A Mediation Story With Some Holiday Cheer

By Laura Melton Tucker, November 15th, 2011

Listen to this entry.

The holiday season is just a week away.  It is late fall/early winter in Iowa.  Most trees have dropped their leaves.  The landscape is transformed.  Spaces have opened up and the neighborhood looks bigger.  The view through my window is expansive.  Even the landscape understands the lesson of letting go to get something new.   Today’s yoga class bonked me over the head with the same concept.  Relaxing into a stretch, I found that  letting go of tension at a tight spot in my body allowed me to go deeper.  In mindfulness meditation, the practice of watching my thoughts bubble up, without judgment, taps into the same wisdom of letting go; not attaching importance to my thoughts gives me the freedom to experience the moment as expansively as possible.   Of course, I filter all of this through my mediator role.  The shift in a mediation session occurs when parties loosen their grip on an idea…when they let go their attachment to a view to consider a new perspective or a creative compromise. I feel honored to observe this happening at the mediation table.  One couple, in particular, comes to mind.  Here’s their story:*

Married 10 years, this couple has four elementary school aged children, two boys and two girls.   At the start of the session, I could feel the tension between the parents, for both stated a single priority – to win primary care of the children.  Even more difficult, one of the parents planned to move out of state, taking all four children.  The other parent would have to see the children over holidays and school breaks. The parent staying in Iowa argued for primary care so that the children could be spared the disruption of relocation.   This was a classic standoff.

As a mediator aside, when both parties lay down agendas so far apart, I internally remind myself that all is okay…I’m not here to fix this for them.   The magic of my work is not in my attention to their problem or its potential solutions, rather it is in the magic of the mediation process itself.  My client’s mediation experience rests in their mediator’s skillful, mindful attention to the mediation process.

Back to this remarkable couple.   After each parent laid out a narrative of why they needed primary care, including complications like schooling plans, the support of parents back home, the poor economy and its limitations on job flexibility, real estate sales, etc. the parents were left facing the awful reality that if one parent won, the other would lose.  Without coaxing, they naturally drifted to a place of softness, observing aloud one another’s importance to the kids, one another’s sacrifice for the family, the kid’s need for access to both parents.  Aloud, the parent’s started offering up creative solutions.  What about one parent having the kids during the school year and the other having them over the summer and school breaks and holidays?  What about the girls living with their mother during the school year and the boys living with their father combined with connected family time on a regular basis, meeting up at a neutral vacation home owned by the grandparents?  Ideas were flying.  The emotional constriction of this couple at the beginning of the session was replaced by a lightness of banter, an expansiveness of perspective, a spaciousness of feeling.  They left the long session with a list of information they would need to make their final decision.  They scheduled another mediation session allowing themselves interim time for careful consideration.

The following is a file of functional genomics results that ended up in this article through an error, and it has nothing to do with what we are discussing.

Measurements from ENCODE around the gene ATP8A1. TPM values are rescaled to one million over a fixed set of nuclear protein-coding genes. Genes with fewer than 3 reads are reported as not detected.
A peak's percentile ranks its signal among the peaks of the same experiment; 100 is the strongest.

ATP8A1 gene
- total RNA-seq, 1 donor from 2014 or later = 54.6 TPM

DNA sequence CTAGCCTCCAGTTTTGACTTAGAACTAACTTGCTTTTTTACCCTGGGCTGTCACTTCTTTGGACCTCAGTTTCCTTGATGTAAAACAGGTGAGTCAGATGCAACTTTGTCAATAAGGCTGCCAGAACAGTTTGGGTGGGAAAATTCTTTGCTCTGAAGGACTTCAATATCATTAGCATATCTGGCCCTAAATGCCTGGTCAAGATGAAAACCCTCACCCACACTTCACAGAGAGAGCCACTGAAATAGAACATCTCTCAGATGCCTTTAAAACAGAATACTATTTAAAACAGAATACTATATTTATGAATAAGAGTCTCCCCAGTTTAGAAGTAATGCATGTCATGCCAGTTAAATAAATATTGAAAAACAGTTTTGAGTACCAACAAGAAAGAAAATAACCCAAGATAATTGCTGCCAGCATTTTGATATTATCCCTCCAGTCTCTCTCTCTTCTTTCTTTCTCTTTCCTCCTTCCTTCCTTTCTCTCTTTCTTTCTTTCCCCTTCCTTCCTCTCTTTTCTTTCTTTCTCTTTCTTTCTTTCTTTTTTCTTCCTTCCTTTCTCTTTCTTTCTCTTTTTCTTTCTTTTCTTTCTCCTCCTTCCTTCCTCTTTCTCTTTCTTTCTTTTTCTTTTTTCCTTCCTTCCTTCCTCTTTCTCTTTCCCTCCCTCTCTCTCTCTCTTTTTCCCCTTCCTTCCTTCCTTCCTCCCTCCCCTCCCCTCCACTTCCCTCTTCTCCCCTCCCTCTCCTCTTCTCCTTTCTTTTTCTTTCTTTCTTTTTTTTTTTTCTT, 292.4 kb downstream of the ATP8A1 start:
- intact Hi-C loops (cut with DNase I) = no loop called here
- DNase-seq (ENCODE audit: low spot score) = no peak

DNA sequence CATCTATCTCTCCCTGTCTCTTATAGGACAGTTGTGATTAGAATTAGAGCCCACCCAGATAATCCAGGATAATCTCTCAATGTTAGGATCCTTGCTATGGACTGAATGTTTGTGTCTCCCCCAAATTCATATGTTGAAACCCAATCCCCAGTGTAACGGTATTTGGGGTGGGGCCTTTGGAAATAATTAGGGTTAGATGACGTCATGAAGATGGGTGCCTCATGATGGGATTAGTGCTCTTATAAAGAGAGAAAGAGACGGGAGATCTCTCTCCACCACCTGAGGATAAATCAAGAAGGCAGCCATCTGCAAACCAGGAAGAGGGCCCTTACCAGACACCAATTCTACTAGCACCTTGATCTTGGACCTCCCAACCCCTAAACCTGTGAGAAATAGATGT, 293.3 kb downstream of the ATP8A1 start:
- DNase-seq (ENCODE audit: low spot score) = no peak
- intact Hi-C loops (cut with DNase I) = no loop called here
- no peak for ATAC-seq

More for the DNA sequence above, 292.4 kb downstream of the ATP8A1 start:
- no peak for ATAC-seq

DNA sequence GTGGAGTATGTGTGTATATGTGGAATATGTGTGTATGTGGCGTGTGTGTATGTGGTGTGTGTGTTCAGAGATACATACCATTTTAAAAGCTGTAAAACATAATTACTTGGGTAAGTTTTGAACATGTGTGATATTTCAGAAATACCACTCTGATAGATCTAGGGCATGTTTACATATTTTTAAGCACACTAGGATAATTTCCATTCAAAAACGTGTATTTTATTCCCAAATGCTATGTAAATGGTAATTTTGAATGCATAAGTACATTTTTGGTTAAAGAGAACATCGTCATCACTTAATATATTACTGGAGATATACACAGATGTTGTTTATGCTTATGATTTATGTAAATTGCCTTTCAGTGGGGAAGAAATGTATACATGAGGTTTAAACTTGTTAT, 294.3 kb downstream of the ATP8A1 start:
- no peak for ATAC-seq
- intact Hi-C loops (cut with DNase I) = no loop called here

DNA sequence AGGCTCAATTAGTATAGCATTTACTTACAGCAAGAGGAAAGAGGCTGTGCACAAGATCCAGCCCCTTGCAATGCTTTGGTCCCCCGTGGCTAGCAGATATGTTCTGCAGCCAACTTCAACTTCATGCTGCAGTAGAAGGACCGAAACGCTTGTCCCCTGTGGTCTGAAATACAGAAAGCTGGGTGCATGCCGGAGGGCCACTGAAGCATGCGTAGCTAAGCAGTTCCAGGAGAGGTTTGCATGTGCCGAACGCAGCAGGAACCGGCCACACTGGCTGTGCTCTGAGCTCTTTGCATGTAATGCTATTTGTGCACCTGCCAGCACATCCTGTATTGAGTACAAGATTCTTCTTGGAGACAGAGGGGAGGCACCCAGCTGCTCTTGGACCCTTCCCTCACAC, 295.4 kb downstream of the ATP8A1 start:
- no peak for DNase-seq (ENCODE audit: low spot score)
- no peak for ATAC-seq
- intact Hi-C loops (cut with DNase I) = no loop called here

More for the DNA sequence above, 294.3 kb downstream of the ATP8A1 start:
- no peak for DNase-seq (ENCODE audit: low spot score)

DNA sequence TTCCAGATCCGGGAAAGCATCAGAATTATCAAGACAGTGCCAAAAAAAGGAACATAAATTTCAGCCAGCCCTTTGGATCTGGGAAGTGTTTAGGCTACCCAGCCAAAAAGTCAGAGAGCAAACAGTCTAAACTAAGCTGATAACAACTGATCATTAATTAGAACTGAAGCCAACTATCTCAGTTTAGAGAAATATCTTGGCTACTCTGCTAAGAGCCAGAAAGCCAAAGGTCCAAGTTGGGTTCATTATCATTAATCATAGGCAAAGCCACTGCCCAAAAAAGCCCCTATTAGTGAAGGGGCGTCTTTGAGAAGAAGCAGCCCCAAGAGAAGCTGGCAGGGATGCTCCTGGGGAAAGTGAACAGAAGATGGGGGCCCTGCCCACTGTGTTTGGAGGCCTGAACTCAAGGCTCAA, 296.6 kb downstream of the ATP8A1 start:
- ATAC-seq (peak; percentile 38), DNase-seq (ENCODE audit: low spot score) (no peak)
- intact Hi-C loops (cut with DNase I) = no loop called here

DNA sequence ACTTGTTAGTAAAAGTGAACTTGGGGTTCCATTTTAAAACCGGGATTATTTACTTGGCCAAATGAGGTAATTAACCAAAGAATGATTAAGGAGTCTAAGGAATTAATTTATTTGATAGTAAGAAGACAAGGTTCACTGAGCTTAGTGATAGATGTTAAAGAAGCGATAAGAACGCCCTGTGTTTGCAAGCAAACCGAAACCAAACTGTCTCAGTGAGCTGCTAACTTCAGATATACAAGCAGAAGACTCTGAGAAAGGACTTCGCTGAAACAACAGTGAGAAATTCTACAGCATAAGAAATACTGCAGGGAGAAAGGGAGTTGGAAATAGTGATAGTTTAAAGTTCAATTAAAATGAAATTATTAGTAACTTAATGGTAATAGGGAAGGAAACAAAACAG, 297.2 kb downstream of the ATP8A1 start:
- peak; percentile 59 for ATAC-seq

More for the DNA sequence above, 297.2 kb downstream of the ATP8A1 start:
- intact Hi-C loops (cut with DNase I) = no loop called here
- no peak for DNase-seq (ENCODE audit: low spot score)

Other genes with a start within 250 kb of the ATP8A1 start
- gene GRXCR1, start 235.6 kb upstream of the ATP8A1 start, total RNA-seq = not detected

I was grateful to observe this couple.  They remind me of a joke in the mindfulness meditation community:  “Do you know why Buddhists don’t vacuum corners?  They don’t have any attachments.”  This couple laid down their attachments to primary care of the children to consider other options.  They opened themselves to the other’s perspective and began to do the hard work to craft their own solution rather than let their lawyers or the courts make decisions for them.  Their example is today’s takeaway:  letting go of our attachment to our views lets the possibility of something new, a workable compromise, perhaps, bubble up. Let’s clink our glasses of holiday cheer to that.  See you in the new year!

*Some details have been changed to protect confidentiality.

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